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A Braided Rug Renaissance

There’s no doubt about it: braided rugs are back! Rarely a day goes by without our samples being excitedly thumbed through. Perhaps it’s because, as Norma and Elizabeth Sturges—authors of The Braided Rug Book—put it, braided rugs represent “hearth, home, comfort, family, and love.” Isn’t it amazing that a simple rug can conjure up all of that?!

Braided Beginnings

In the early years, wooden floors of American homes were covered with straw or rush-woven mats. These primitive coverings didn’t contribute much to a home’s comfort or warmth. While European rugs were available beginning around 1750, only the wealthy could afford woolen imports, so the average American used the straw they had. Wool did become readily obtainable in the states in the early 1800s, and, around 1839, the power loom made commercially produced rugs available. However, these coverings were still too expensive for the general public. So, New England housewives got crafty. They already knew how to braid straw mats, why not try the technique with wool, they thought. And the braided rug was born. Braided rugs were an extremely popular floor covering then, as they were more durable, warmer, and more decorative than their straw counterparts, all while remaining affordable options. Also called “rag rugs,” they could be created from leftover scraps of materials and even strips torn from old clothes and blankets. It’s thought that the braided rug reached its height of popularity in the early 1900s, during the Arts and Crafts movement. The housing boom and its promotion of wall-to-wall carpeting that occurred after World War II brought their—as well as area rugs in general—decline. Unfortunately, the craft of rug braiding experienced a decline in popularity, too, leaving fewer expert rug braiders to carry on the long-standing folk art tradition.

Rag Rugs Rise Again

Trends come and go, and despite going out of fashion in the 60s, braided rugs are now back on the scene. In fact, since many are taking a “green” approach to furnishing their homes and are opting for area rugs over carpeting—which can negatively affect indoor air quality—rugs in general are experiencing a rise in popularity. Just as they were in the 1800s, rag rugs are durable, comfortable, and affordable choices. They’re reversible and can be made of a myriad of materials—from chenille to cotton and acrylic to wool. They’re also, as mentioned in the opening paragraph of this post, symbolic of a simpler time.

We’ve Got You (Well, Really Your Floor) Covered

Rug & Home carries braided rugs by Colonial Mills, a Rhode Island manufacturer who is the leader in braided rugs and who blends old-school craftsmanship with innovative design.  Their braided rugs are 100% U.S.A. designed and manufactured, plus, their styles and designs are fashion-forward with colors and patterns to coordinate with today's home decors.  You’ll find samples for almost every braided rug in their product line in our stores, and our design associates are happy to go through them with you to help find and order the best option. While you may begrudge the ordering process (and we don’t blame you; it’s nice to leave with a new purchase in-hand), we offer our braided rugs this way so you can get exactly the size, colors and materials needed for your space. And because it’s Rug & Home, you can get them for 30% off the suggested retail price!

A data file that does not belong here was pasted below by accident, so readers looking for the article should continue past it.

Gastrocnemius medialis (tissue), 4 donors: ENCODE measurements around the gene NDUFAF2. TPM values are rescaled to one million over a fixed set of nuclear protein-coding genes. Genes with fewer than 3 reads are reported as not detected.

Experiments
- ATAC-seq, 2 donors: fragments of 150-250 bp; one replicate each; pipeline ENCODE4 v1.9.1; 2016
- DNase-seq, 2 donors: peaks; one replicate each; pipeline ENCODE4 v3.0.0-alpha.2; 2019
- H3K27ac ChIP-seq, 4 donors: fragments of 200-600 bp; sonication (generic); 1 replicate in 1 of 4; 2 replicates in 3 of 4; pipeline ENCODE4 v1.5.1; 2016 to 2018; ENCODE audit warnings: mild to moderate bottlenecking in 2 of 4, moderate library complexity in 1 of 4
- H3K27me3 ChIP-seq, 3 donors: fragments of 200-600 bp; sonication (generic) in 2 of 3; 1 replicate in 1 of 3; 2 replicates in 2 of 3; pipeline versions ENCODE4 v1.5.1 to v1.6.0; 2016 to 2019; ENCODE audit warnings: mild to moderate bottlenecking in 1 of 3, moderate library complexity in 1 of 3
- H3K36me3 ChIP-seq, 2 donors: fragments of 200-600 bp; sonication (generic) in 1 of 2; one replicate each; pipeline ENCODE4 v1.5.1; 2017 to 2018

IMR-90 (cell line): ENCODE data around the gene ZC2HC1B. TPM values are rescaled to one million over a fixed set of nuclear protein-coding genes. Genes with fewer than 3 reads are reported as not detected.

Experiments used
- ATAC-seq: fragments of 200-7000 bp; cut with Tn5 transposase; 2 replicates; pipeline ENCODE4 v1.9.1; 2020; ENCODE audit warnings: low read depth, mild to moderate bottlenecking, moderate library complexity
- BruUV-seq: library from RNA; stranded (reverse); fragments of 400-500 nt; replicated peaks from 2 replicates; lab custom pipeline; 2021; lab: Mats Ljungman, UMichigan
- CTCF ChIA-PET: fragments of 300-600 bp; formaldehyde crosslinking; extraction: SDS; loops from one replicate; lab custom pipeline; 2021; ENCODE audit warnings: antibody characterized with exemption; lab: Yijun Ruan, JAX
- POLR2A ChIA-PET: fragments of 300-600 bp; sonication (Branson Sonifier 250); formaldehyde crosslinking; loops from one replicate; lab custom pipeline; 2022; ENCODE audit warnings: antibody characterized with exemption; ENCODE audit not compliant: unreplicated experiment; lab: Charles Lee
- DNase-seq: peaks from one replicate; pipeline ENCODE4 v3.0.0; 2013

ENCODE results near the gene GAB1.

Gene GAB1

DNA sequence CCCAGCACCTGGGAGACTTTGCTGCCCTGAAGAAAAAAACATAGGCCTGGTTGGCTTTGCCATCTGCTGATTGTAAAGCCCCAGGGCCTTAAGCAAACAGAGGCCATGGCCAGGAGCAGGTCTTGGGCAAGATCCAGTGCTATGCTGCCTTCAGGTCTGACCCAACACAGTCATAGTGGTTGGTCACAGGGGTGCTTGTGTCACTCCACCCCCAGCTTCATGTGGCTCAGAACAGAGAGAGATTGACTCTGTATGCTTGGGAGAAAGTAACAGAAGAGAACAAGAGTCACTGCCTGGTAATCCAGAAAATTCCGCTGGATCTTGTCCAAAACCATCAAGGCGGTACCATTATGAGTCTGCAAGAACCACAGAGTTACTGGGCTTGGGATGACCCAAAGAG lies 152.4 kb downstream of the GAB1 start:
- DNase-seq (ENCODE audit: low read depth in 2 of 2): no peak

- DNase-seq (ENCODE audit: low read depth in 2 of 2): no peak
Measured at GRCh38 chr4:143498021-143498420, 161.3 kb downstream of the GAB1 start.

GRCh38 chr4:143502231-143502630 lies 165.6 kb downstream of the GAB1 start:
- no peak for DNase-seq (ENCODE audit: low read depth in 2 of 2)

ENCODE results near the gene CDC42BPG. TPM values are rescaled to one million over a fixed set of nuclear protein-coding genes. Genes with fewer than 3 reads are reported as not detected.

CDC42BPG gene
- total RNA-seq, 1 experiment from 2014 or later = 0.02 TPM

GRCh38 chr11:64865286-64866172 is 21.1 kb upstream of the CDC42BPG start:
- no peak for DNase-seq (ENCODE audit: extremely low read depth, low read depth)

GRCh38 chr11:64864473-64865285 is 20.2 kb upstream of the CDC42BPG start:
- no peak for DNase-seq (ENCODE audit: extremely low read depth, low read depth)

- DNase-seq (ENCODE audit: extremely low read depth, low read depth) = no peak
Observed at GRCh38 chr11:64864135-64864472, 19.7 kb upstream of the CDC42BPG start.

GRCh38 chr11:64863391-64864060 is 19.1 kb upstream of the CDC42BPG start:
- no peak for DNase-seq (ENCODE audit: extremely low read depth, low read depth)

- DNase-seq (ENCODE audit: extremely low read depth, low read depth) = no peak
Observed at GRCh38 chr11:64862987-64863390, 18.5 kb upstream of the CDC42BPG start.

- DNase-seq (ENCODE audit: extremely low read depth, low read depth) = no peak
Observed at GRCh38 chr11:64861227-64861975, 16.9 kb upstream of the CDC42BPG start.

Big On Braids?

We’d love to hear why you’re single-handedly helping bring braided rugs back in style. Do you choose them for durability? Their cottage feel? Their symbolism? Comment here! Or, email us photos of braided rugs in your home, and we’ll upload them to our customer Facebook album! Sources: We consulted a variety of sources for this post. A Google search of “The History of Braided Rugs” brings up many articles. If you’re interested in learning the craft of braiding rugs, check out the book we mentioned published by local publisher Lark Books: The Braided Rug Book by Norma and Elizabeth Sturges, which also includes a detailed history of the craft. You can read a preview HERE.


  • 1. rugandhome on

    Thanks for your comment and feedback Polly! We completely agree – braided rugs give warmth and comfort to a room that is irreplaceable! And the great thing is that rug manufacturers are reinventing braided rugs in fashion-forward ways that make them feel less “country” (unless that is the look that one is going for, in which case, there are still a lot of braided rugs available in that style) and more up-to-date. They also are using softer materials to produce them like polypropylene and cotton, which often feels cooler and more comfortable under foot than wool. We hope you enjoy your braided rugs and come see us when more mania for them hits you :)

  • 2. Polly on

    I renovated a home recently, using cork floors. I initially went with bamboo rugs, as I wanted to be totally as far away from carpet as I could get :)
    After time, I missed the softness and warm of a “real rug”. I started with the den, adding a braided oval rug and I have to tell you, I loved it.
    I loved the design, the comfort, the durability and the oval shape..
    Now, I have braided rug mania – and am now going to replace my bamboo rugs in the living, family, and dining room.
    It does give such a coziness and warmth, and it just makes me look at a square rug in a bad way.

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